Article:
What’s your favorite part about Maine dairy? Milk? Ice cream? Cheese? Yogurt? Beautiful farmland and open spaces? Real Maine invites you to celebrate Maine Dairy Month in June. Discover Maine dairy products, and thank Maine farmers and businesses proudly ensuring Maine dairy is available year-round! Follow these tips for ways to find and choose Maine dairy.
When it comes to Maine dairy, it’s never hard to find.
Local milk and dairy products are
some of the easiest-to-find foods in Maine. Always in season, you can find it in grocery stores, like Hannaford’s, farm stores, ice cream parlors, cheese shops, and farmers’ markets. Whether Maine milk leaves the farm for processing or is sold at the farm, it may take different forms, and sells under many brands.
Is this milk from Maine?
When it comes to milk, how do you know if you are getting Maine milk, besides buying it direct from the farm? It is easy when you check the plant code on the top of the jug or carton. Even “store brands” are often Maine milk. All milk bottled in Maine has a code that starts with the number 23. The second two numbers identify the bottling plant. In Maine, those processing plants are:
- HP Hood 23-03
- Houlton Farms 23-20
- Oakhurst Dairy 23-01
- Smiling Hill Farm Dairy 23-31
Maine has many organic dairies, but does not have an organic processor. Most organic milk is bottled under the Organic Valley label or becomes Stonyfield yogurt. Still, other Maine farms bottle their own milk. And while the majority of Maine milk is sold as fluid milk, it is also found in many other delicious products!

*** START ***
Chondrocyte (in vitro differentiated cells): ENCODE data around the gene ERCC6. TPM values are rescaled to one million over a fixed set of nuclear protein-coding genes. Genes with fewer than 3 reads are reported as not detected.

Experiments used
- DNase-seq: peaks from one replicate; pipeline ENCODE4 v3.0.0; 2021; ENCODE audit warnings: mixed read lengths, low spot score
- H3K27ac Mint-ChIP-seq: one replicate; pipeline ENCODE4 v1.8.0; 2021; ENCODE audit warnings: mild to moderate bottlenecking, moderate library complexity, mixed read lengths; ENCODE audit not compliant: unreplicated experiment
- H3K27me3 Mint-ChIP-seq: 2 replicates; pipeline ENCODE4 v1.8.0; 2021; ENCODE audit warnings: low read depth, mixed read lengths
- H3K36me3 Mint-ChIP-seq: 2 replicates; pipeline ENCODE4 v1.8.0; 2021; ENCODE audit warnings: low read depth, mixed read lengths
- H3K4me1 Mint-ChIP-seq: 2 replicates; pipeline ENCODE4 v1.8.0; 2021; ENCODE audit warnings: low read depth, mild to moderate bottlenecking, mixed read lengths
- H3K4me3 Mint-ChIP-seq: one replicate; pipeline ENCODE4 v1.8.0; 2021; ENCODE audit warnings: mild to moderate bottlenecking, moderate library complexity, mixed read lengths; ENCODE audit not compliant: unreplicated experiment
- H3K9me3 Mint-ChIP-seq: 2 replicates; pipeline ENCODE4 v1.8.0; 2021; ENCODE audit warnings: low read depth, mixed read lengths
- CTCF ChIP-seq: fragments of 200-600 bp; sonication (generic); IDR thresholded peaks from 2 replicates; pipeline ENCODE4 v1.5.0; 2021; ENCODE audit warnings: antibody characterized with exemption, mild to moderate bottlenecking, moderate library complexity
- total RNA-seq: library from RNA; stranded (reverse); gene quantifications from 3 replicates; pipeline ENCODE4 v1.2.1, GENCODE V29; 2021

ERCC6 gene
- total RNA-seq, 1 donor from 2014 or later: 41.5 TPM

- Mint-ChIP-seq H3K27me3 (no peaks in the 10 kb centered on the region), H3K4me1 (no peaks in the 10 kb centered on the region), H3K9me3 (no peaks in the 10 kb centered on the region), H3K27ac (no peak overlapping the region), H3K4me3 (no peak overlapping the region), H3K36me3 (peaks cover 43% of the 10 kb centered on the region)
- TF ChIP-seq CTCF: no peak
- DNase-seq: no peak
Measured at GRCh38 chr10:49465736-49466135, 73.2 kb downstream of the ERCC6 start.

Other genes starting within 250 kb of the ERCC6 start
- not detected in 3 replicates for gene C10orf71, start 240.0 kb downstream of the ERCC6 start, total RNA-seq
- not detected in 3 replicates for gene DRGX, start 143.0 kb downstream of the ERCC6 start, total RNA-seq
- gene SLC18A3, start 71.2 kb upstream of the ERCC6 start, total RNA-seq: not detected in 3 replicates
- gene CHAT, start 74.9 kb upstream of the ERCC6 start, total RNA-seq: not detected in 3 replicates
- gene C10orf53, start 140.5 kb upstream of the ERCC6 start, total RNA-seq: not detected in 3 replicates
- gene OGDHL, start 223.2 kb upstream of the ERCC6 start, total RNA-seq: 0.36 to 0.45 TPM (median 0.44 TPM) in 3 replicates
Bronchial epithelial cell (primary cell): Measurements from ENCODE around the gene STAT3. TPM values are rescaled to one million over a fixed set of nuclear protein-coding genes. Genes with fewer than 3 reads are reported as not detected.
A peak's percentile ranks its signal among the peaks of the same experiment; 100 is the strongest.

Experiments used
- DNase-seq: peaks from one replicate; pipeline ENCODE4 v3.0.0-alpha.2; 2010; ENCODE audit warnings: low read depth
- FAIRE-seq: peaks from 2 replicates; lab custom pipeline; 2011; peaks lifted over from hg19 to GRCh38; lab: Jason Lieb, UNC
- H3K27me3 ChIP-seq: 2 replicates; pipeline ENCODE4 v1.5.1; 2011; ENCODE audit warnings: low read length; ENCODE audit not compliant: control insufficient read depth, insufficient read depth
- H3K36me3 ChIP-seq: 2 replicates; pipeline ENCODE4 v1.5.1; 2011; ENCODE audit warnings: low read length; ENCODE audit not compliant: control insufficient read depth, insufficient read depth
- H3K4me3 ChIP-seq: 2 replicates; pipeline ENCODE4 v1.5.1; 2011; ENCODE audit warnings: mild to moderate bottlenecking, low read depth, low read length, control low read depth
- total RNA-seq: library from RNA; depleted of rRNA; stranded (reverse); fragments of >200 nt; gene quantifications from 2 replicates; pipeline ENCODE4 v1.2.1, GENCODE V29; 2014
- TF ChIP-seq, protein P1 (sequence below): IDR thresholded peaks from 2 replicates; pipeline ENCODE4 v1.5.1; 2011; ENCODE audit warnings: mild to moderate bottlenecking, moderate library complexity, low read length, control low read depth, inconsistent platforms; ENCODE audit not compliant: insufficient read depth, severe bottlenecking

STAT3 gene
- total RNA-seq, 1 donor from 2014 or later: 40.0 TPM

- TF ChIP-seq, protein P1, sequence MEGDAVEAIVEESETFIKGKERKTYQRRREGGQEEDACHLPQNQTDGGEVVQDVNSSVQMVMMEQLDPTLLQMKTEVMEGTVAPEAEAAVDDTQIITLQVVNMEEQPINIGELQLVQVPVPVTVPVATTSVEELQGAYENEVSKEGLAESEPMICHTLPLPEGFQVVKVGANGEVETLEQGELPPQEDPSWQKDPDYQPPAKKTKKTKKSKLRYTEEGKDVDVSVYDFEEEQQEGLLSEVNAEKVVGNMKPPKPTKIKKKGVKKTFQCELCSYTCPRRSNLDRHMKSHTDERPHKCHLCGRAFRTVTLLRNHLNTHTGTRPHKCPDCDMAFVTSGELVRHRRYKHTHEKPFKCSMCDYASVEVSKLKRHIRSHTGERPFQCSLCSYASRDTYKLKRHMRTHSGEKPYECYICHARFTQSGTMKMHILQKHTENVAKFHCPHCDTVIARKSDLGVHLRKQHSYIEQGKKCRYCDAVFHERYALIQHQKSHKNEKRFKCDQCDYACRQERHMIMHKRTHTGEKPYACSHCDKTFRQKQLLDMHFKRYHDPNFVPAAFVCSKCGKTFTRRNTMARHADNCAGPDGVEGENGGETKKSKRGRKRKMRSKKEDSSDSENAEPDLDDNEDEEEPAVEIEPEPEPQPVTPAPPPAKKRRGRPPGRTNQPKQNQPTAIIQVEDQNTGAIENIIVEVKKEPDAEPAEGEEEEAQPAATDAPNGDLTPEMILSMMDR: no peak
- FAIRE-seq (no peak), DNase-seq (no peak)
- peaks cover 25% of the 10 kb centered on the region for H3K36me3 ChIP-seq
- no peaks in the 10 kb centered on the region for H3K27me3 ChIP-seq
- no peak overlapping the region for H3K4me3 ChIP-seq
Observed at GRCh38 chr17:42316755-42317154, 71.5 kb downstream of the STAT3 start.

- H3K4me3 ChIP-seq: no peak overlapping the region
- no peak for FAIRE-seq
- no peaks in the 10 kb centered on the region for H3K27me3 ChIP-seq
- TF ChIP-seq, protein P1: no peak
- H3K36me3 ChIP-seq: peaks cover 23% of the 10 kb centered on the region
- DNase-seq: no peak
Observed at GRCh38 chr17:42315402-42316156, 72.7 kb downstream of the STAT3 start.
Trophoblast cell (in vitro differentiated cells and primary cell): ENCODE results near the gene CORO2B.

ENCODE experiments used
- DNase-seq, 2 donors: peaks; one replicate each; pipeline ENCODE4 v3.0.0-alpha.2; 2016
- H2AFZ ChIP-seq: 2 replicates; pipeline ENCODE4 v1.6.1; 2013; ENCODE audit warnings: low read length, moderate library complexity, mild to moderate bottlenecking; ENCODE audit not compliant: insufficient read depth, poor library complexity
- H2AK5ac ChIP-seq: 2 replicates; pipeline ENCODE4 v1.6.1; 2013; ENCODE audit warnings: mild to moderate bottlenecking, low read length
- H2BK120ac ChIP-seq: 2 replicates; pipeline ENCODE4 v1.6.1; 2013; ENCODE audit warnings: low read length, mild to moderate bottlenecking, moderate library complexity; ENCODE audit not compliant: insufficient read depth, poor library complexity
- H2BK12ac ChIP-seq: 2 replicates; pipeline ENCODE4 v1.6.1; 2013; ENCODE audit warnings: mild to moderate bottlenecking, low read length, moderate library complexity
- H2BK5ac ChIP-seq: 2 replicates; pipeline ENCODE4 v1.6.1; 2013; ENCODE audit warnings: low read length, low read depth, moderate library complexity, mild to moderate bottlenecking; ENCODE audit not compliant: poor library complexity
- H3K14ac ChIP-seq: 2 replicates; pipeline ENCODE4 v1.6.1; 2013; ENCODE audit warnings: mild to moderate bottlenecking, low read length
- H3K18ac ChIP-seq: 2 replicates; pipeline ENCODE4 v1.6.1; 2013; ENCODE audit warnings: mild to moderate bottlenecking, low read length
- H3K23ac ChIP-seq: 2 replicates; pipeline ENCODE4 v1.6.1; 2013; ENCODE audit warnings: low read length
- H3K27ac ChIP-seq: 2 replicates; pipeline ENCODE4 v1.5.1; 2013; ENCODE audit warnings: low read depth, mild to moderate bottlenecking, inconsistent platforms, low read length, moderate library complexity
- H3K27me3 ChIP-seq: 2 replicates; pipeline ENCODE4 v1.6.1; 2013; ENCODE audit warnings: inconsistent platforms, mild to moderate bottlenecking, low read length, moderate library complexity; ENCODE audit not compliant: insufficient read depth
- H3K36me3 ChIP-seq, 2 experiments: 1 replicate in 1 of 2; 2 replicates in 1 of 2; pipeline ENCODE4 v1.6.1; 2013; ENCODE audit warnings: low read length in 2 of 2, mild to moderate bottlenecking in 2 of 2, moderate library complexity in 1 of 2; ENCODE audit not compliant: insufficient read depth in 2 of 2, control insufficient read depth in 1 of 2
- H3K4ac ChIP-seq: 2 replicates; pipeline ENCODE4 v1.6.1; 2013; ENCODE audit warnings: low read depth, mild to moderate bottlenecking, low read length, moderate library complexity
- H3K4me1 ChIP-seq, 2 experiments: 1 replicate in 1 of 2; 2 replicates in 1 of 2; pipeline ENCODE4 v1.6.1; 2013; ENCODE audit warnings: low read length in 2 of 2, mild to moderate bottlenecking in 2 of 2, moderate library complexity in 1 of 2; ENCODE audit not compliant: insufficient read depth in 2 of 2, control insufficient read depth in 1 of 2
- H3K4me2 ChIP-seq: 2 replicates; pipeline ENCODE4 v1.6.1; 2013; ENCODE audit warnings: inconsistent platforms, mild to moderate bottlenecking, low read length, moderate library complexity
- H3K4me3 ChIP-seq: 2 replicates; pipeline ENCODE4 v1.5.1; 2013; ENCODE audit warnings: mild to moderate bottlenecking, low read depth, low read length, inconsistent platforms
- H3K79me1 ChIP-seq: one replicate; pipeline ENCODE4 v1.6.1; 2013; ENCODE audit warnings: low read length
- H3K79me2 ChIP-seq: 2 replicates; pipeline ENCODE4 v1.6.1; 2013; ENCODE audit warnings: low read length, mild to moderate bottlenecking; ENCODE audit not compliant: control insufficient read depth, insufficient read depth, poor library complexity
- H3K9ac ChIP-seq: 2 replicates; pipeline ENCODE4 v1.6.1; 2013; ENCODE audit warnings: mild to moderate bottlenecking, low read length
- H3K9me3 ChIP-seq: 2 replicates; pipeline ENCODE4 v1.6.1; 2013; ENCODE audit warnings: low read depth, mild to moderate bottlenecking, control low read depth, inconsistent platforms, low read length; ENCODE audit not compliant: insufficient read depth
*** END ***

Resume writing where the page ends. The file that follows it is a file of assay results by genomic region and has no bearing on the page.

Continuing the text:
High-quality milk makes for top-end ice cream and cheeses, and Maine has some of the best. From famous ice cream chains like Gifford’s to independent scoop shops making small batches, ice cream trucks, or frozen custard and ice cream made at Canty Cow Creamery, you could spend your entire summer attempting to taste all the sweet deliciousness made with Maine milk and cream. But what a fun challenge, eh? You can get started on Real Maine’s Ice Cream Trail!
Likewise, the same goes for cheese. Maine has large cheesemakers, like Pineland Farms which sell their products in your local grocery store. Or you can make an adventure of finding cheese shops and farmer’s markets. The Maine Cheese Guild’s Cheese Map is a great resource. Along the way, you’ll discover that the variety and quality of cheeses Maine has to offer are tremendous. Next time you’re at an ice cream shop or buying some local-made cheese, ask where their milk came from. It can be a great conversation starter, and will help you learn more about local foods and businesses.
And don’t forget Maine-made butter and yogurt and even kefir! We’ve got it all here in Maine when it comes to dairy, and it’s never hard to find.